QRT-PCR

Total RNA was extracted from cells with Trizol reagent (Invitrogen), or from the formalin-fixed and paraffin-embedded tissues with RecoverAllTM total nucleic acid isolation kit (Ambion, Austin, TX, USA) according to the manufacturer’s instructions. qRT-PCR detection of miR-23a and IL-8 expression in NPC cells and tissues was performed as described previously [18]. The products were quantitated using 2-DDCt method against GAPDH or U6 for normalization. The primer sequences are listed in Supplementary Table S2.

Transfection of miR-23a mimic and inhibitor into NPC cells

Cells were cultured with RPMI-1640 medium containing 10% FBS overnight, and then 50 nmol/L miR-23a mimic, miR-23a inhibitor and their respective negative control (RiboBio, Guangzhou, China) were transfected into cells using riboFect™ CP Transfection Kit (Ribobio) according to the manufacturer’s instruction, respectively. 24h after transfection, the experiments were performed on the transfected cells.

Establishment of NPC cell lines with stable knockdown of IL-8

Psi-LVRU6GP-IL-8 shRNA and psi-LVRU6GP-scramble non-target shRNA, which established by GeneCopoeia (Rockville, MD, USA) and confirmed by sequencing, were transfected into CNE2-IR cells using Lipofectamine 2000 (Invitrogen), respectively. Cells were selected using puromycin for 2 weeks, and stable knockdown of IL-8 CNE2-IR cell lines and control cell lines were obtained. The targets for human IL-8 shRNA are show in Supplementary Figure S1.

Clonogenic survival assay

A clonogenic survival assay was performed as described previously [30]. Briefly, cells were exposed to a range of radiation doses (1-8Gy), and 12d after irradiation surviving colonies were stained with 0.5% crystal violet and counted. The survival fraction was calculated as the numbers of colonies divided by the numbers of cells seeded times plating efficiency. Radiation dose-response curves were created by fitting the data to the linear quadratic equation S = e-αD-βD^2 using GraphPad Prism 5.0 (GraphPad Software Inc.), where S is the surviving fraction,α and β are inactivation constants, and D is the dose in Gy. The area under the curves (AUC) that represent the mean inactivation dose (MID) was also calculated using GraphPad Prism 5.0. The radiation protection factor (RPF) was calculated by dividing the MID of the test cells by the MID of control cells.

In vivo tumor radioresponse assay

Nude male mice that were 4 weeks old were obtained from the Laboratory Animal Center of Central South University (Changsha, China). 5×106 CNE2-IR cells were injected subcutaneously into the right flanks of 5-week-old nude mice. When the xenograft volumes reached approximately 50 mm3, the transplanted mice were randomly divided into 2 groups (n = 5 mice each), 5 nmol miR-23a agomir or control agomir (RiboBio) in 50µl saline buffer was intratumorally injected into the tumor mass at multiple sites per mouse, and next day a 8 Gy dose of ionizing radiation was delivered to the tumor. 3 days after irradiation, 5nmol miR-23a agomir or control agomir was intratumorally injected into the tumor mass at multiple sites per mouse. 5 weeks after irradiation, the mice were killed by cervical dislocation, and their tumors were excised, weighted, and cut in half, with one half fixed embedded in paraffin for TUNEL and immunohistochemical staining, and the remaining half flash frozen in liquid nitrogen until use. Tumor volume (in mm3) was measured by caliper measurements performed every 3 to 4 days and calculated by using the modified ellipse formula (volume = length×width2/2).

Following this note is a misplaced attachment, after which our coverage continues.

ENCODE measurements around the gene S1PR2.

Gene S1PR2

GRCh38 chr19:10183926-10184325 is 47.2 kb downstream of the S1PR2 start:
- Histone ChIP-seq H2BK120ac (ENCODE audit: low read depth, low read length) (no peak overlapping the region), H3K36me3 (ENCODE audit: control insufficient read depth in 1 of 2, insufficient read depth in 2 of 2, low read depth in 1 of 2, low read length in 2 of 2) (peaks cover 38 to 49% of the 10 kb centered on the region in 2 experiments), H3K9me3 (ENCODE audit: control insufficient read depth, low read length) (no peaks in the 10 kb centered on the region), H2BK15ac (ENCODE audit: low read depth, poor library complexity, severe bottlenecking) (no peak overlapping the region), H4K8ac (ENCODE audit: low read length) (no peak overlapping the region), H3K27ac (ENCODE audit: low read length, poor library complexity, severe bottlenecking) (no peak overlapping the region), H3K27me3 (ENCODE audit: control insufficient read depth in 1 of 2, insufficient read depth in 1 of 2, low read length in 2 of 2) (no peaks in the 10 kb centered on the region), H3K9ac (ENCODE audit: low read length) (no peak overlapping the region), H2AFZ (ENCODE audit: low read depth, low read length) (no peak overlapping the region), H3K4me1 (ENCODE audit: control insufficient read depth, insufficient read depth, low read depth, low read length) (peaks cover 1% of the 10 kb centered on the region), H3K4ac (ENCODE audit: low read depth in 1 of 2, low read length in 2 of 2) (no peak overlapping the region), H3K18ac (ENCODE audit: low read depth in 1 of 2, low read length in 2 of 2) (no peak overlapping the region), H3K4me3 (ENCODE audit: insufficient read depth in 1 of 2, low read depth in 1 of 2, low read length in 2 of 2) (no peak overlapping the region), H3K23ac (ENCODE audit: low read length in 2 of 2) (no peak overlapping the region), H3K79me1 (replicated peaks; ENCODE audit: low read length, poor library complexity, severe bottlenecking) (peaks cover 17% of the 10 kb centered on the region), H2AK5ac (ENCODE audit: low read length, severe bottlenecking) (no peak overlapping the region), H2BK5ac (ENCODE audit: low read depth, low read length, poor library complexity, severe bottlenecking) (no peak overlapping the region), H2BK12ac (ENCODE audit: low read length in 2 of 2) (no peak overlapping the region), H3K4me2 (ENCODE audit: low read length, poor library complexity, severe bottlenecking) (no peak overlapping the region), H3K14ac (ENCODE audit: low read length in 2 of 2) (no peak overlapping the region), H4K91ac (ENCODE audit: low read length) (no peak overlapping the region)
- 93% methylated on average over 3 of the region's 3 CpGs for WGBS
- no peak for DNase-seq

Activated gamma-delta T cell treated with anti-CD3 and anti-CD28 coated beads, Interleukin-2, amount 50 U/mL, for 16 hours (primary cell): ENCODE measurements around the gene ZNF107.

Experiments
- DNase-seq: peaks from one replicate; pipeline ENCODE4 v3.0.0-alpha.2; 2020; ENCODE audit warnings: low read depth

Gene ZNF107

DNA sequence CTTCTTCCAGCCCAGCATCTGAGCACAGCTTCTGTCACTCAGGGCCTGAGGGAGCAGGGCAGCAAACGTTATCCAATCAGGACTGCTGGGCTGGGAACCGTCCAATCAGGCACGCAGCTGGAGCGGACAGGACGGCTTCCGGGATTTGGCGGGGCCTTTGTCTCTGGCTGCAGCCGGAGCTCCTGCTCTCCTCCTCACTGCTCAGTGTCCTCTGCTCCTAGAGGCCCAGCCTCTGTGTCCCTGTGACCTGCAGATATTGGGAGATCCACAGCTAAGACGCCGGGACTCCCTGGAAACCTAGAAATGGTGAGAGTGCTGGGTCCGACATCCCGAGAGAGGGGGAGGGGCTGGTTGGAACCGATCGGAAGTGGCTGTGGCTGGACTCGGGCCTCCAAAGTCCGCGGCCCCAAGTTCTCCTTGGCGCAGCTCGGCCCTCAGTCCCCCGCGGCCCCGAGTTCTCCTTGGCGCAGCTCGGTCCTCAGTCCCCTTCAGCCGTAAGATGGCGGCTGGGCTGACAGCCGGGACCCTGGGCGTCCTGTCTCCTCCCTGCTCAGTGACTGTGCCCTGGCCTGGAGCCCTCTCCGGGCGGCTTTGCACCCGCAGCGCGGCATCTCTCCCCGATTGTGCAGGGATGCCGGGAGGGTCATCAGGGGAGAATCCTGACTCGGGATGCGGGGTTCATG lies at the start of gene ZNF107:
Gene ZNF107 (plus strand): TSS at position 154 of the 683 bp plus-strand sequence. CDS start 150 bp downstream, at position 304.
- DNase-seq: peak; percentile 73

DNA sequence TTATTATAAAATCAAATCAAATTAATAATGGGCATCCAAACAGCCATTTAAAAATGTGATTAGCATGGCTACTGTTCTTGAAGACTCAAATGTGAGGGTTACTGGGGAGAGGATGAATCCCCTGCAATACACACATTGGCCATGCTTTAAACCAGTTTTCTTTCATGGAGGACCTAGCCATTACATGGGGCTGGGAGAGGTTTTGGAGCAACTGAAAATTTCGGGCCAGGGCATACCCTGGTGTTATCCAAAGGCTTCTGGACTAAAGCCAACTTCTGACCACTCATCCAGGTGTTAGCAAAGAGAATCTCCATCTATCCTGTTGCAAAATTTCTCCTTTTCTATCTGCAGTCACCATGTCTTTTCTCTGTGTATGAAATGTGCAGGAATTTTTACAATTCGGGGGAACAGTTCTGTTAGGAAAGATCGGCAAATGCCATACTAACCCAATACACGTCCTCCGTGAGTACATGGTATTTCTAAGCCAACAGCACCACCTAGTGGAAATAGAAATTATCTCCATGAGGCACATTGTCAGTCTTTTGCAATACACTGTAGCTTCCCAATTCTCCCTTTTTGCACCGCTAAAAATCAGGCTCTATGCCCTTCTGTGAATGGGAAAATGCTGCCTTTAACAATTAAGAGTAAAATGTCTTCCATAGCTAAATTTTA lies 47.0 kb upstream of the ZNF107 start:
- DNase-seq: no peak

Flow cytometry analysis of cell cycle in response to irradiation

Flow cytometry analysis of cell cycle in response to irradiation was performed as previously described by us [30].

Hoechst 33258 staining of apoptotic cells

Hoechst 33258 staining was performed to detect apoptotic cells after irradiation as previously described by us [32].

Western blotting

Proteins were exacted from cells and tissues using RIPA buffer. An equal amount of protein in each sample was mixed with Laemmli buffer and subjected to sodium dodecyl sulfate-polyacrylamide gel electrophoresis (SDS-PAGE) separation, followed by blotting onto a polyvinylidene difluoride membrane(Millipore, Billerica, MA, USA). Blots were blocked with 5% nonfat dry milk or 3% BSA for 2 h at room temperature and then incubated with 1:1000 dilution of anti-IL-8 antibody (ab18672, Abcom, Cambridge, MA, USA), or 1:1000 dilution of anti-phospho-Stat3(Tyr705) antibody (#9131, CST, Beverly, MA, USA), or 1:1000 dilution of anti-Stat3 antibody (#4904, CST) overnight at 4C°, followed by incubation with 1:3,000 dilution of horseradish peroxidase-conjugated secondary antibody for 1h at room temperature. The signal was visualized with an enhanced chemiluminescence detection reagent (Pierce, Minneapolis, MN, USA). β-Actin was detected simultaneously using 1:5000 dilution of monoclonal mouse anti-β-actin antibody (Sigma) as a loading control.

In situ detection of apoptotic cells in the xenograft tumors

Terminal deoxynucleotidyl transferase(TdT)-mediated dUTP nick end labeling (TUNEL) was performed to detect apoptotic cells of formalin-fixed and paraffin-embedded tissue sections of xenograft tumors after irradiation with In Situ Cell Death Detection Kit (Roche, Basel, Switzerland, USA) according to the manufacturer’s instruction. Quantitative evaluation of apoptotic cells was done by examining the sections in ten random microscopic fields and counting the number of TUNEL-positive cancer cells among 1000 carcinoma cells under the light microscope. The apoptotic index was expressed as positive cells per 100 cancer cells.